|That's him, second from the left. This is the only picture with both me and Dylan that I could find. ©David King.|
I can't remember the first time I met Dylan. I almost always saw him in the context of a comic convention. He'd share a table with Tom Neely, and Tom would let me have a spot at his table, so we'd spend most of the weekend together. Comics folks, no matter how well adjusted they are at home around their friends, become socially awkward and dysfunctional when they are in the same room together. It happens to me, still, and it's hard to not blame myself for not being congenial enough or saying the wrong thing. Dylan didn't seem to have this problem, but he was really good at spotting it. He had this particular sidle he'd do, that always made me secretly smile. If you ever saw Dylan at a convention you'd know what I'm talking about. He'd spot you having an awkward moment with another comics person, or with a customer, and he'd sidle over and interrupt, and make a recommendation or compliment one of the people or jokingly insult one of the people or just say whatever needed to be said, and everyone would be at ease.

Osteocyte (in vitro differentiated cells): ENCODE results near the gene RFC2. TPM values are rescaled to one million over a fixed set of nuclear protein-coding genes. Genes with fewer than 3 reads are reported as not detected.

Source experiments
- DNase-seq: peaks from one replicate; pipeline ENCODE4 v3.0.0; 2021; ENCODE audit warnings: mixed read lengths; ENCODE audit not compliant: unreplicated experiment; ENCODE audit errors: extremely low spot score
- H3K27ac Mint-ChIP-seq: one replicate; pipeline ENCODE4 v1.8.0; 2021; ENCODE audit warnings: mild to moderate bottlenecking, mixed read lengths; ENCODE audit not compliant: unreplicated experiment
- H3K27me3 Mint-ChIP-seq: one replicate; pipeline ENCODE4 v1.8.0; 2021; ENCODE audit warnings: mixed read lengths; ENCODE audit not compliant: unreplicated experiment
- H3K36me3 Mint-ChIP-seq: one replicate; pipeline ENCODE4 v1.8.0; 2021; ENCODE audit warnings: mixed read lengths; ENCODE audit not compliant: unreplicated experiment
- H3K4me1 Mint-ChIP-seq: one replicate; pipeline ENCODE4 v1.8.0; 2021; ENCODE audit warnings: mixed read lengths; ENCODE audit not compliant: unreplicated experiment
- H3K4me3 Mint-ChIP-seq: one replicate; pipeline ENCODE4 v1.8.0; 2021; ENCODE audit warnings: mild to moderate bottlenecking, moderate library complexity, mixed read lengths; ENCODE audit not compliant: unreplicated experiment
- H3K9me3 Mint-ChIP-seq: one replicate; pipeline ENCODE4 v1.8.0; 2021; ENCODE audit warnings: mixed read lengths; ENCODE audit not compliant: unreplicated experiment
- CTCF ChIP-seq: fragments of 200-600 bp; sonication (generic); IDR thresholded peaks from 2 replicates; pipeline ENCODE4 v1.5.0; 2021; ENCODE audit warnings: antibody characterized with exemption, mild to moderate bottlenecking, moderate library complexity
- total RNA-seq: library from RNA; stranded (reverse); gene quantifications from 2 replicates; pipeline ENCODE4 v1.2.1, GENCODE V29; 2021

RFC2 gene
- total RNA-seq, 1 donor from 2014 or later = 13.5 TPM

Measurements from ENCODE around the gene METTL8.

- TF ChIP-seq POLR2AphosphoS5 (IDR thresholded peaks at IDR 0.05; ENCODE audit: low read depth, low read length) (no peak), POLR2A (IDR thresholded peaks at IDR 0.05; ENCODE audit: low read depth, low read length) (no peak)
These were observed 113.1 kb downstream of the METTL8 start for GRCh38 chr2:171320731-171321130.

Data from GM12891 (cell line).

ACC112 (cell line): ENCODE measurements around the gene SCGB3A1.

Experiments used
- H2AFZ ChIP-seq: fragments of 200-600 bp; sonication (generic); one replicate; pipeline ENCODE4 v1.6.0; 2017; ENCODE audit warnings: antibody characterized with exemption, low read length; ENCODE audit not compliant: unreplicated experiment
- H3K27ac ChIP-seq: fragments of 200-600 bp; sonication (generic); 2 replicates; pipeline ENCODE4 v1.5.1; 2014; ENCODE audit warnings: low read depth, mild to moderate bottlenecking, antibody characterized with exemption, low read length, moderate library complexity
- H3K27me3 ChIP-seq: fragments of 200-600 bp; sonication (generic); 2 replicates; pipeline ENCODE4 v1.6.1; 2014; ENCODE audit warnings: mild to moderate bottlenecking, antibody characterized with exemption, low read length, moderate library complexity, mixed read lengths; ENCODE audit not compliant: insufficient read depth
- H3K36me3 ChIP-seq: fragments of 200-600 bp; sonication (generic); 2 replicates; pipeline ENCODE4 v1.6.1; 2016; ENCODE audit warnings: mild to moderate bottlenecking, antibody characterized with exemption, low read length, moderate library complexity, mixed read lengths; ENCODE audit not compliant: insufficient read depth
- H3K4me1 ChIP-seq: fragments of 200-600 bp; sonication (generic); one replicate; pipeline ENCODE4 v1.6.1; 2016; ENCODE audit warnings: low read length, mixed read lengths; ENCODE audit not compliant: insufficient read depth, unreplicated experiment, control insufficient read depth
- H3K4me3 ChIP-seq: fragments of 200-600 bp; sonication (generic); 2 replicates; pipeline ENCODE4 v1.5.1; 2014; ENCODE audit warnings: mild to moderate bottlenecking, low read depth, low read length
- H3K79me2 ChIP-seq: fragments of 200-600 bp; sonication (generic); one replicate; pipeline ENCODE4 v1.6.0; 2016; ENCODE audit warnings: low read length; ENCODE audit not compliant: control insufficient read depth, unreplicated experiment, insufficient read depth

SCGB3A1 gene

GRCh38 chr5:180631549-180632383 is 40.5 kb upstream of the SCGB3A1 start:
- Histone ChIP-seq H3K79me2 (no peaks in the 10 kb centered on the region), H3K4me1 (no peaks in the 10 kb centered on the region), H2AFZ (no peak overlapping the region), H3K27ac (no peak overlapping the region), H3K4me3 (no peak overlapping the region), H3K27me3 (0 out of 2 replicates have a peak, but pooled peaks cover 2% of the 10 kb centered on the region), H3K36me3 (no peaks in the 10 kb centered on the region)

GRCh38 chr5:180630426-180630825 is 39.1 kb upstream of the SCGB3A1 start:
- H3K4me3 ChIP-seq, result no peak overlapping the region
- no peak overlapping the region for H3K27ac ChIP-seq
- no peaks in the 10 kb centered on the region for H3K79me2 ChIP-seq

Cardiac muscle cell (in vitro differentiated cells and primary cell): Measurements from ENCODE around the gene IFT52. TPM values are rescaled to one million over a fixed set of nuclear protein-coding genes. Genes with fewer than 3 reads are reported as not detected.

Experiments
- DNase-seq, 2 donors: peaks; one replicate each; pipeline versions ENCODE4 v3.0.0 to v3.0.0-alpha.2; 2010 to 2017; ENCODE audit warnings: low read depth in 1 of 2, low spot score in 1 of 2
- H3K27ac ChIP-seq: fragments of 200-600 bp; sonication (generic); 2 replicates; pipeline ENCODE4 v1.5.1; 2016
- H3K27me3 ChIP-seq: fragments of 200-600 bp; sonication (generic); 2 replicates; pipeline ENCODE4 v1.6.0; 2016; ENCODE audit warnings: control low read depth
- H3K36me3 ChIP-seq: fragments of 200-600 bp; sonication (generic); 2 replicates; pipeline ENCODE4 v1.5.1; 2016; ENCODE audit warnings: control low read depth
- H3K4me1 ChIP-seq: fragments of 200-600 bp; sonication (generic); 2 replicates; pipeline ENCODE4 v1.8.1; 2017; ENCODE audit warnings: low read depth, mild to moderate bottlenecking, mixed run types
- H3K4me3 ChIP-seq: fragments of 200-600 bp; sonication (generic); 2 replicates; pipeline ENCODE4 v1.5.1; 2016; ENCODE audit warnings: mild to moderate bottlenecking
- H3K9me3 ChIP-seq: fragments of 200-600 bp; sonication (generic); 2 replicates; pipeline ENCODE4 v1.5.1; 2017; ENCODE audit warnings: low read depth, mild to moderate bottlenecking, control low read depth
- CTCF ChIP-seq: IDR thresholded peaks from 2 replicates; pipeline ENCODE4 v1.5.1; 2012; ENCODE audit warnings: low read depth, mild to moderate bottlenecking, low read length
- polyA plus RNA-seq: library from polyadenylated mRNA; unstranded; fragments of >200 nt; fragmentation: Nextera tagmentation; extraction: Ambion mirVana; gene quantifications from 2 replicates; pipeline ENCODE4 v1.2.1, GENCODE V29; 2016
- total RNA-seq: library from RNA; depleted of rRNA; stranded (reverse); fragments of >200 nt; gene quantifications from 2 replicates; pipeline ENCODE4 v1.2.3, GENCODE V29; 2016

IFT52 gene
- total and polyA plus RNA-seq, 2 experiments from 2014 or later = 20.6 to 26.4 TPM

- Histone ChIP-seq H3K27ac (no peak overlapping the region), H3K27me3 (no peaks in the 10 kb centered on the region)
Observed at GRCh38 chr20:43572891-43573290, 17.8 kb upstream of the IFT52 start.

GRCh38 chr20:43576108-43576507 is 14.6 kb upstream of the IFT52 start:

When we visited portland years ago, Lila and I stayed with a friend who didn't have a car so we walked everywhere, and even though we didn't plan on it, we kept running into Dylan all over the city. Any time he saw us walking around, he'd make a crazy U-turn and drove us to wherever we were headed even though he didn't know me that well at that point.
He encouraged me to make comics, and said nicer things to me than I ever felt I deserved. As a publisher his attitude seemed so insane to me at times. He built the careers of so many great cartoonists, but never strived to make a name for himself off of their efforts. He just loved the work.
His absence at San Diego Comic-con this year was really felt hard by me. In all that insanity, he was a center of gravity. Without him, it was just too crazy. I won't be going to Comic-con next year. Goodbye Dylan, I love you.